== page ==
Sunday, August 19, 2012

Working With a Pro

I love working with the models and developing beautiful images together - something that hadn't existed before we put our efforts together and created something the world would never have seen before.  It's a process that gives me a big charge, and even though I like to work with new models, even those that have never taken part in a serious shoot before, there is a distinctive freedom, almost a luxury, in working with a real pro.  I had that pleasure this past weekend.

Through circumstance and a bit of luck I was able to book some time with the lovely Ms. Jacqueline Tang.  We had exchanged a few emails, but since she's not in the San Francisco area full time these days, it seemed it would be difficult to arrange.  However, I got a note from her a few days before this past weekend indicating that she'd be in the area, and had some time to shoot.  I didn't have anyone booked that day, so we quickly put a plan together.

The difference in working with someone who takes modeling seriously, as a profession, became apparent immediately.  The first thing I noticed (a liberating experience) was how she responded to emails promptly and thoroughly.  We discussed all the usual particulars, and things solidified very quickly.  This was a tremendous help to me, as I was able to engage in the tasks of rounding up wardrobe and props we'd need for our concept.  Having this level of engagement with her gave me all the confidence I needed to scramble around to different stores and basically put my mind into the creative process for the shots.  I spent time sketching the layout of the lighting, reflectors, flags, etc., and planning which backdrops I'd use.

While I've somewhat come to terms with the "flakiness" of models (it comes with the territory), I'd have to admit it's always a distraction wondering if that's going to be a factor in any particular shoot.  Also, in the past couple of months, I've had more than my usual share of last minute curveballs.  In this way, Jacqueline's communication and reliability were incredibly refreshing and encouraging.  Even the day of the shoot,  a few hours before our scheduled time, she sent me a message to confirm she'd soon be on her way.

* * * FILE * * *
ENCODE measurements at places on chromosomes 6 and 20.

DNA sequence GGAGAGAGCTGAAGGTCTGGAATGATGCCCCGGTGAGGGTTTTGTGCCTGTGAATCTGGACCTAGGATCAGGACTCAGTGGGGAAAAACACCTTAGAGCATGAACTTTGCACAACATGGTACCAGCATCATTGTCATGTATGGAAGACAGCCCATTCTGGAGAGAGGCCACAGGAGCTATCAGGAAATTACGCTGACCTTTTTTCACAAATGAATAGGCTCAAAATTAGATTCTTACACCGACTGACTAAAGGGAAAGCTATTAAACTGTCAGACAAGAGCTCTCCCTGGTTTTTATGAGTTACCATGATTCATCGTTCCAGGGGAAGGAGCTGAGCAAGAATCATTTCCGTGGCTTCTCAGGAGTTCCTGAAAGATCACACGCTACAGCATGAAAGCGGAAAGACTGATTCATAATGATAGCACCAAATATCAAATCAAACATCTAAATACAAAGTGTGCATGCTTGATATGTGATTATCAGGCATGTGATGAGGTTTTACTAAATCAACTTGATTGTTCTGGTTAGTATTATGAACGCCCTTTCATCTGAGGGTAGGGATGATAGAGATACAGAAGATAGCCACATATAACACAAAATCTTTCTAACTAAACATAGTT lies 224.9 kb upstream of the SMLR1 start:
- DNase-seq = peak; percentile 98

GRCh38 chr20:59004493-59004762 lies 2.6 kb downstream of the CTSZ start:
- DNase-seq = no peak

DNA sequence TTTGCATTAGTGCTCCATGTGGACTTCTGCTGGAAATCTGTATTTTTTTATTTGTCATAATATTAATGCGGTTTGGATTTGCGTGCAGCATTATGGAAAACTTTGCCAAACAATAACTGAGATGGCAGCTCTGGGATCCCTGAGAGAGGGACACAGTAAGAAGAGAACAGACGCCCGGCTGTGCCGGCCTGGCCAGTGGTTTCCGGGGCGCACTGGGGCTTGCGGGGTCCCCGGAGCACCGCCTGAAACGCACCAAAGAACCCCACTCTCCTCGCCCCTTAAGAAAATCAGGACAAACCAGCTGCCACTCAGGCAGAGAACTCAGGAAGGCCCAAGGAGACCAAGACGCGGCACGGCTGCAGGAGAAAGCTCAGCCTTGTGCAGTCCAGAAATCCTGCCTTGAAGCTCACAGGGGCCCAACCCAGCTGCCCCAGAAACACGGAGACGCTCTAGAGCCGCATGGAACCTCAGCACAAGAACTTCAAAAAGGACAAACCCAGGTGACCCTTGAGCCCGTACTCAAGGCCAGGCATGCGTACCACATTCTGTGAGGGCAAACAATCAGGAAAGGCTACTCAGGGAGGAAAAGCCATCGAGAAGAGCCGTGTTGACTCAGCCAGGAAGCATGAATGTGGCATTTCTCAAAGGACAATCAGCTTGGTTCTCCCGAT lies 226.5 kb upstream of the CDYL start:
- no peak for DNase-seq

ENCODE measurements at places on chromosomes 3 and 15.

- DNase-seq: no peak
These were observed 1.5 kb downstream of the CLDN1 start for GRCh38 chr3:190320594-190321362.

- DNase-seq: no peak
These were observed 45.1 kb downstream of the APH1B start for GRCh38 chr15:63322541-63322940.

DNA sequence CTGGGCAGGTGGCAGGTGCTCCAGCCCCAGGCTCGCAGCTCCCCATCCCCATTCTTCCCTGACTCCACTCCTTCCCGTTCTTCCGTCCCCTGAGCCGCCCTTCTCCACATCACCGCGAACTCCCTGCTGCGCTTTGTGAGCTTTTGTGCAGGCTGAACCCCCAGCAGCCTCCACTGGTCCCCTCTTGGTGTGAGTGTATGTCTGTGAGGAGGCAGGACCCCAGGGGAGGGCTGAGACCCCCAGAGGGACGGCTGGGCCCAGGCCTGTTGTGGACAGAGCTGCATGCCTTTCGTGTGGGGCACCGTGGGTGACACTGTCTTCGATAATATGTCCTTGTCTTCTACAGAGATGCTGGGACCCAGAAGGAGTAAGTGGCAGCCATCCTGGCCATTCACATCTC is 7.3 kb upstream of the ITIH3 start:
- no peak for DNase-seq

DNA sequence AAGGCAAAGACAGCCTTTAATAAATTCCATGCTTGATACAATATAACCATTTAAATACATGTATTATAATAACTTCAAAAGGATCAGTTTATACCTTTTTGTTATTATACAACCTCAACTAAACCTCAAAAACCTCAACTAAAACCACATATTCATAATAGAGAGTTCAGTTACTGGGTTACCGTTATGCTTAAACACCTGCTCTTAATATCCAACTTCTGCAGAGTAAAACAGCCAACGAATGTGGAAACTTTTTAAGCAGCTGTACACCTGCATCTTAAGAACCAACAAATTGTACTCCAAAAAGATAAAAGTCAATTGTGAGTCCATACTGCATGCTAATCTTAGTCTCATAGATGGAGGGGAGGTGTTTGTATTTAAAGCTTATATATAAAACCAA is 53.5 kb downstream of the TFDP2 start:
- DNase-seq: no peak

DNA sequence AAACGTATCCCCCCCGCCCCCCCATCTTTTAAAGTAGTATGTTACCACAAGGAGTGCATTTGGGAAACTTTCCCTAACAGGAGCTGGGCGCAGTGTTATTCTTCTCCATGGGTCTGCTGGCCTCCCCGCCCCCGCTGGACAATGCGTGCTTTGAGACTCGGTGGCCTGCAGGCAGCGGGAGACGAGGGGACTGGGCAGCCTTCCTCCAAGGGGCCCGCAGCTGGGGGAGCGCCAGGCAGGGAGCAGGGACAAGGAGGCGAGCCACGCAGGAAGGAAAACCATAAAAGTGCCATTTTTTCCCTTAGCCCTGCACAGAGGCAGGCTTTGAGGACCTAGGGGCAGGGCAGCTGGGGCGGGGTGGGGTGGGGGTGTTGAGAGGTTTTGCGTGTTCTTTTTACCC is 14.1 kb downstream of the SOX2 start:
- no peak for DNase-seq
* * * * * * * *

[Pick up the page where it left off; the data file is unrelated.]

The next thing I noticed that was a bit extraordinary was that she actually arrived at the exact time we'd agreed upon.  I also noticed that she'd brought with her two boxes of accessories (bracelets, necklaces, earrings, etc.).  Little things, but details that add a lot of snap to the shots.

Upon arriving she was quickly ready to shoot.  We started off with the first set, and within two of three shots she was already in the zone.  It was readily apparent she possessed a great deal of poise in front of the camera.  She knew her look, and how to position herself and hold particular facial or bodily expressions to create the desired effect.

When it came to posing, again it was easy as pie to work with her.  I would suggest a certain pose, which she'd immediately respond to, and then gradually improvise on this to create subtle variety and help us get the desired images.  Often, her own adaptation to an initial pose would lead me (or her) to think of a new idea, enabling us to build from there.

We finished shooting three different concepts, which included a fair amount of changeover time in my sets, in about 2.5 hours.  By the end of the shoot, I knew I'd gotten exactly what I was hoping for, and realized that the only challenge remaining would be to pick the best shots out of the day's work.

I have had the good fortune of working with about a dozen very good models.  One of the things that is apparent is that some models really study their own work.  When they receive copies of the shots (I do provide copies of every shot), they will review them carefully to see which of their poses and facial expressions are resulting in the look they were aiming for.  This "homework" is astonishingly apparent in the results.

I hope that some of the aspiring models out there that might happen to read this blog will take a moment to reflect on some of the observations shared in this entry.  In summary, I can say that many of the things that separate the good from truly outstanding models are in the little things.  Attending to ALL of the little things with a great deal of care.  It makes a huge difference in the final result.

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